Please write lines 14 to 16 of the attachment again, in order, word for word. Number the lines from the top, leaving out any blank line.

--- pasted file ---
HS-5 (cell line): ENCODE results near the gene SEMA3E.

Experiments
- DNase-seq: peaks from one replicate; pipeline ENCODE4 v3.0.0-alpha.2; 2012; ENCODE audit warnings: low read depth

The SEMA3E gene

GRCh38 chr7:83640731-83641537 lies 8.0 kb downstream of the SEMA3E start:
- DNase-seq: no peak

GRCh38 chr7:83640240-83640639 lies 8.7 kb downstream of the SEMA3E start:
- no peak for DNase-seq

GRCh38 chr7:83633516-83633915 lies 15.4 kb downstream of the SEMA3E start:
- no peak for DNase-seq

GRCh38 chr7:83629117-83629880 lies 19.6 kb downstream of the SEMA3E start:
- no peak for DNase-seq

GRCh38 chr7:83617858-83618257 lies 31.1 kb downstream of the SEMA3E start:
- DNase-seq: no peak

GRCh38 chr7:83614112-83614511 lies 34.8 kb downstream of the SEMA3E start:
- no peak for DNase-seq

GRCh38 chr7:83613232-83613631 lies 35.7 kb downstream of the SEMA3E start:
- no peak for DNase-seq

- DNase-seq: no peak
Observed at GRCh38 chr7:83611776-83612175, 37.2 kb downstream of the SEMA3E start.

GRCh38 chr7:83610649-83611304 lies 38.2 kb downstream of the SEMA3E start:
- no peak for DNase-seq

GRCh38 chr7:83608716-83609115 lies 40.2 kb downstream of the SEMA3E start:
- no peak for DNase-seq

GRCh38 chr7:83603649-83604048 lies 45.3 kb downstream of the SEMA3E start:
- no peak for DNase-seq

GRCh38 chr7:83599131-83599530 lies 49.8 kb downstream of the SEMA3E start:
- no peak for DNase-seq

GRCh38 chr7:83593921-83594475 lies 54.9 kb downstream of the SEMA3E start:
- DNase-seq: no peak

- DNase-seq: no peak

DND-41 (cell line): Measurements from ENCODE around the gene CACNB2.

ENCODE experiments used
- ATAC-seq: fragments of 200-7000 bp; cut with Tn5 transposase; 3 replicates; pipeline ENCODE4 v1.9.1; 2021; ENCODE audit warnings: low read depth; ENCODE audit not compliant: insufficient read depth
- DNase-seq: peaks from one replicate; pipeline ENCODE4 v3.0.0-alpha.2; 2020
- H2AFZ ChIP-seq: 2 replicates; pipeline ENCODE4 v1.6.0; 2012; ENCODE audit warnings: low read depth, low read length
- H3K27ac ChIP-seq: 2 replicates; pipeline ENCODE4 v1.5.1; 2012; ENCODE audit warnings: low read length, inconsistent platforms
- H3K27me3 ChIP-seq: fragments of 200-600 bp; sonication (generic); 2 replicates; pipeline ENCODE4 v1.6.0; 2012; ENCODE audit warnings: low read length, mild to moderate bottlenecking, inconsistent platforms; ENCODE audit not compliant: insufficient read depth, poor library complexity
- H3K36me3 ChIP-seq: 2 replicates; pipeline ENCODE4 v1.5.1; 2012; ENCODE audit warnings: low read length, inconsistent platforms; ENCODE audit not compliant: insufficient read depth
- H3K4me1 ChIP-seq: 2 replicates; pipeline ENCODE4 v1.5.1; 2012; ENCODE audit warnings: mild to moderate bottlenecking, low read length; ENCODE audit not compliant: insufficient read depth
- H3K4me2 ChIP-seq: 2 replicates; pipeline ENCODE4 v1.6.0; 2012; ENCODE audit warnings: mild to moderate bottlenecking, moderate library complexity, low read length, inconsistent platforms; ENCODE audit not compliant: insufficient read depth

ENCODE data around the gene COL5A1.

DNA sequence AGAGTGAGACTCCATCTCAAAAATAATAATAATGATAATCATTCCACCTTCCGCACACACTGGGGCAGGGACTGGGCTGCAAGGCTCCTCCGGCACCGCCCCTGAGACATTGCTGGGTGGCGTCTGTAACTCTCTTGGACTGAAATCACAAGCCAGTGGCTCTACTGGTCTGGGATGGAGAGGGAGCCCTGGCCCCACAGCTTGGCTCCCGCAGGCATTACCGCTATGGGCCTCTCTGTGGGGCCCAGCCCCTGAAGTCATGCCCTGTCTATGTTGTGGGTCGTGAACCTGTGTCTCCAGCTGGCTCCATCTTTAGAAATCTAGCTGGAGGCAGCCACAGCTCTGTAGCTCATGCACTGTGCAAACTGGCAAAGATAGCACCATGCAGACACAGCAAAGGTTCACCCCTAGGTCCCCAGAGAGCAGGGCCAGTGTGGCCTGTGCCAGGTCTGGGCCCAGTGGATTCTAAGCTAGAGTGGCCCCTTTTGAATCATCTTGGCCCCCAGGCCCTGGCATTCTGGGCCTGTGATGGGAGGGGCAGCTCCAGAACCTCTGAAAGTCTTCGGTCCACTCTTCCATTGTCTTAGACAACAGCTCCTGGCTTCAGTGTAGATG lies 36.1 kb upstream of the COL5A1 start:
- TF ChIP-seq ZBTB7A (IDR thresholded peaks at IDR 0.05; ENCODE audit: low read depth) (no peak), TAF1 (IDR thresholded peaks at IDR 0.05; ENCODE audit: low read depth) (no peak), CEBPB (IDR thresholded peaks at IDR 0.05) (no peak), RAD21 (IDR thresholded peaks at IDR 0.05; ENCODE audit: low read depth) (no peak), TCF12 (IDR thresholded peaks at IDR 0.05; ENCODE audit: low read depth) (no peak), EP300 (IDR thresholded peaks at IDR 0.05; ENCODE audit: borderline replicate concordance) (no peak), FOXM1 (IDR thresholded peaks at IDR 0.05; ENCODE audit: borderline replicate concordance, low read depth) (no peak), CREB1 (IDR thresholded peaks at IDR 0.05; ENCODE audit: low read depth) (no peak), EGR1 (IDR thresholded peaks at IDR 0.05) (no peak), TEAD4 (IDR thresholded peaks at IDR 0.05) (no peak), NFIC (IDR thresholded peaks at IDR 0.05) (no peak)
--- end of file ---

- DNase-seq: no peak

GRCh38 chr7:83614112-83614511 lies 34.8 kb downstream of the SEMA3E start:
- no peak for DNase-seq